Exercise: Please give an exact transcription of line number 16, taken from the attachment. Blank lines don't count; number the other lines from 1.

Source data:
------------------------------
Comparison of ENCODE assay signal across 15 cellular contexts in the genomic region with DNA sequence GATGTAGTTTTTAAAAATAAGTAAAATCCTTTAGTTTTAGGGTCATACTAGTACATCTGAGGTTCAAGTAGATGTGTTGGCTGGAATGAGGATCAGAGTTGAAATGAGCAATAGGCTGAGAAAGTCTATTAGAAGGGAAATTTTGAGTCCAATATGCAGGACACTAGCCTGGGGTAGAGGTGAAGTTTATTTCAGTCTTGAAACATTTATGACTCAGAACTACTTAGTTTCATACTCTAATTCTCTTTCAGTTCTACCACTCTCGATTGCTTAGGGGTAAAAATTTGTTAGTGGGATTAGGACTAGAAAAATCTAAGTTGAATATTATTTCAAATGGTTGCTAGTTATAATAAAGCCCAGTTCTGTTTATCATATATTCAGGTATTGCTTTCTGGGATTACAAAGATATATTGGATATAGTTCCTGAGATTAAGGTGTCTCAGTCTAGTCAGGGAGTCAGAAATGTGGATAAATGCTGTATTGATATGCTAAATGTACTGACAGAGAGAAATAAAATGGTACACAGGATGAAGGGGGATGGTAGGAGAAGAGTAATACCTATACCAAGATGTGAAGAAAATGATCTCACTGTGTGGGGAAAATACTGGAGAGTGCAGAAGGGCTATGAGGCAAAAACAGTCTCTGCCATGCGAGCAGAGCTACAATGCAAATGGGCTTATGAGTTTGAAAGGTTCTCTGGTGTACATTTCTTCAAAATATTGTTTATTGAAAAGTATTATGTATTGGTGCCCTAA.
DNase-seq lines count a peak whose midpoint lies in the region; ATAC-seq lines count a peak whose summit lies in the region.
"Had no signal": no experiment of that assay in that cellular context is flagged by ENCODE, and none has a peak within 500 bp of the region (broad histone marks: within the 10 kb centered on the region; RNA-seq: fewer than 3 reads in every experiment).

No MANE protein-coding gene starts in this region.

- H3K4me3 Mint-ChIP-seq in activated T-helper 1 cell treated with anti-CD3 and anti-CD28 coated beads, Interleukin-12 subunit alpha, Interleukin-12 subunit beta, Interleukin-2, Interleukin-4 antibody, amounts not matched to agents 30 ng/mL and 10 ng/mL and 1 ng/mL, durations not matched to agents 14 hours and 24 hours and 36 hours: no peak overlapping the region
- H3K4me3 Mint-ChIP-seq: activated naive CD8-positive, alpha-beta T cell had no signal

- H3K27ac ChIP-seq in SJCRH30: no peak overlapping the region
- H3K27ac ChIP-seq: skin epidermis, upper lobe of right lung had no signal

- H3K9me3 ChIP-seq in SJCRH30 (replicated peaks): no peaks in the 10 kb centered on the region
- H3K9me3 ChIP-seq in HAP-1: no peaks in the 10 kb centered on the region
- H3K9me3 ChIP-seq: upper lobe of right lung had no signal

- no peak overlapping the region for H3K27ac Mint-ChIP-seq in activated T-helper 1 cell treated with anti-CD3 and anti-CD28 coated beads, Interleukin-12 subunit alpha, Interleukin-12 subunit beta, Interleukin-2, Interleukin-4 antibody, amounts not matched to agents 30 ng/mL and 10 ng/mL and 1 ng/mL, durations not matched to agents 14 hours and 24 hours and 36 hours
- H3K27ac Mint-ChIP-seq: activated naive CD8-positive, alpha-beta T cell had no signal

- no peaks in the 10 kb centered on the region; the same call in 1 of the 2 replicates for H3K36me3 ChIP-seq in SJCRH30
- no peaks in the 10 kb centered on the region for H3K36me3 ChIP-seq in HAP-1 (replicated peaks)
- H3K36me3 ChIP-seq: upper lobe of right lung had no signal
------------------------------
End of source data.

- H3K36me3 ChIP-seq: upper lobe of right lung had no signal